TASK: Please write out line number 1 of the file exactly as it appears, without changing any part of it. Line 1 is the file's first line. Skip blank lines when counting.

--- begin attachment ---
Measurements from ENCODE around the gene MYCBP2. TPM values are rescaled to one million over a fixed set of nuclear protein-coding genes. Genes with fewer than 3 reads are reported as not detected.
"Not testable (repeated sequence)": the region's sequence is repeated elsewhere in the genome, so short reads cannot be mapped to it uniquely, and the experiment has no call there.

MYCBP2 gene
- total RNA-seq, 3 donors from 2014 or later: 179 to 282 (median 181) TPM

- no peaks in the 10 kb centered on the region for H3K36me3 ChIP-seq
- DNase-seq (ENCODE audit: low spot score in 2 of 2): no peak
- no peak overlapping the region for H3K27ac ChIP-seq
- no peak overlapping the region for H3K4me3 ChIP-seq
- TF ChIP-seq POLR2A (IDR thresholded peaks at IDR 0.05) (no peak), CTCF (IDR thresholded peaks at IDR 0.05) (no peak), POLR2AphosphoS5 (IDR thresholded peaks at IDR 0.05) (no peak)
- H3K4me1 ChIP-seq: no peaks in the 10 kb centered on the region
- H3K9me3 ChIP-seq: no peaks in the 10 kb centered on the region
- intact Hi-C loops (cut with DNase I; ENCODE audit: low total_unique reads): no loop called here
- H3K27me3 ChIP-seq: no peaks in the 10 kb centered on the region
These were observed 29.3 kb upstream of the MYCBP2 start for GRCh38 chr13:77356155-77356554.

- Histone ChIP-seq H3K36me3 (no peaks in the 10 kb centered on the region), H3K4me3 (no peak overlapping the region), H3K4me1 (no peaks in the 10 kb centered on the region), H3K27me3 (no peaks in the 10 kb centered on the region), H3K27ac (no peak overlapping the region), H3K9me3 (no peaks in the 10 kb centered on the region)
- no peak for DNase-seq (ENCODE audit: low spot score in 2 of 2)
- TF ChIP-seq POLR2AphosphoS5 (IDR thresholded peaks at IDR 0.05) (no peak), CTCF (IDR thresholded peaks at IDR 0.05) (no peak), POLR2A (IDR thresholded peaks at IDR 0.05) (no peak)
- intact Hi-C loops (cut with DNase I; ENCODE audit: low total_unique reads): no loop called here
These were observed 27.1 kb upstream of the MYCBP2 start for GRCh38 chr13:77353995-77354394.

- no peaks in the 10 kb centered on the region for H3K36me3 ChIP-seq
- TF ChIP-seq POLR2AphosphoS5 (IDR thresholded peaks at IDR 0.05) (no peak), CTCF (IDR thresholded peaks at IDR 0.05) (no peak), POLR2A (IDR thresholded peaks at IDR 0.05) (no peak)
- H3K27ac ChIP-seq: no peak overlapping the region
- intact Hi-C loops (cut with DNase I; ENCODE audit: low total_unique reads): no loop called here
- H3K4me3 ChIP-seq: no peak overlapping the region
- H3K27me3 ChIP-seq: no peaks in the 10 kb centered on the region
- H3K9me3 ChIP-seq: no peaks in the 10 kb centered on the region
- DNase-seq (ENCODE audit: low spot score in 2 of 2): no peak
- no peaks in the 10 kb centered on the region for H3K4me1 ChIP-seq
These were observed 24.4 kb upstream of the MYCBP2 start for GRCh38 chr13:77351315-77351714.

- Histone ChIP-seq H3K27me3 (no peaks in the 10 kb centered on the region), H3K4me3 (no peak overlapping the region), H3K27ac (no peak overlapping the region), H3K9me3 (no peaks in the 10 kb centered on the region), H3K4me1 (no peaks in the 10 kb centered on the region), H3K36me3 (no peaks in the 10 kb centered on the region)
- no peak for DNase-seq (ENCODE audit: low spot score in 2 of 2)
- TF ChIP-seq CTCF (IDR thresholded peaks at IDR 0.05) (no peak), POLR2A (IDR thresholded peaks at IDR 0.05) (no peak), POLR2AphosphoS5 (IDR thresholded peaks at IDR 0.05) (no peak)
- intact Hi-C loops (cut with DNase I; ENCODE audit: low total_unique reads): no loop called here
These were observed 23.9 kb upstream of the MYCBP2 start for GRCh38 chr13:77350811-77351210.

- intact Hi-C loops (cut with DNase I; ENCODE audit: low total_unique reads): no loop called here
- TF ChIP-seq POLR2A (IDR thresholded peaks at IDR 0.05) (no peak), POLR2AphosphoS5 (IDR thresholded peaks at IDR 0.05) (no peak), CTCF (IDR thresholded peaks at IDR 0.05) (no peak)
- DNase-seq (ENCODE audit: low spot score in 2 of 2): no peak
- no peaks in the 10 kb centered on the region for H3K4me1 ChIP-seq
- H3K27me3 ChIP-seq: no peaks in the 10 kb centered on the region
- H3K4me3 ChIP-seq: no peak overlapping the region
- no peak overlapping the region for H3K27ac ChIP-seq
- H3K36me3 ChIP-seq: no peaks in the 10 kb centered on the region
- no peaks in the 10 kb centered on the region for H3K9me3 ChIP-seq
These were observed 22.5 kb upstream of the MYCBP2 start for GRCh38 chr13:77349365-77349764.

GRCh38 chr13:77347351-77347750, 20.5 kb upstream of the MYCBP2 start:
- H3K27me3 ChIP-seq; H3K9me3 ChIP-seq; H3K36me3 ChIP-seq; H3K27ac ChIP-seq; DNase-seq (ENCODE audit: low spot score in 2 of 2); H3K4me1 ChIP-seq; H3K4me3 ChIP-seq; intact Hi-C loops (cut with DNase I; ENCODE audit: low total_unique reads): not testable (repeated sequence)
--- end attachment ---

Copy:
Measurements from ENCODE around the gene MYCBP2. TPM values are rescaled to one million over a fixed set of nuclear protein-coding genes. Genes with fewer than 3 reads are reported as not detected.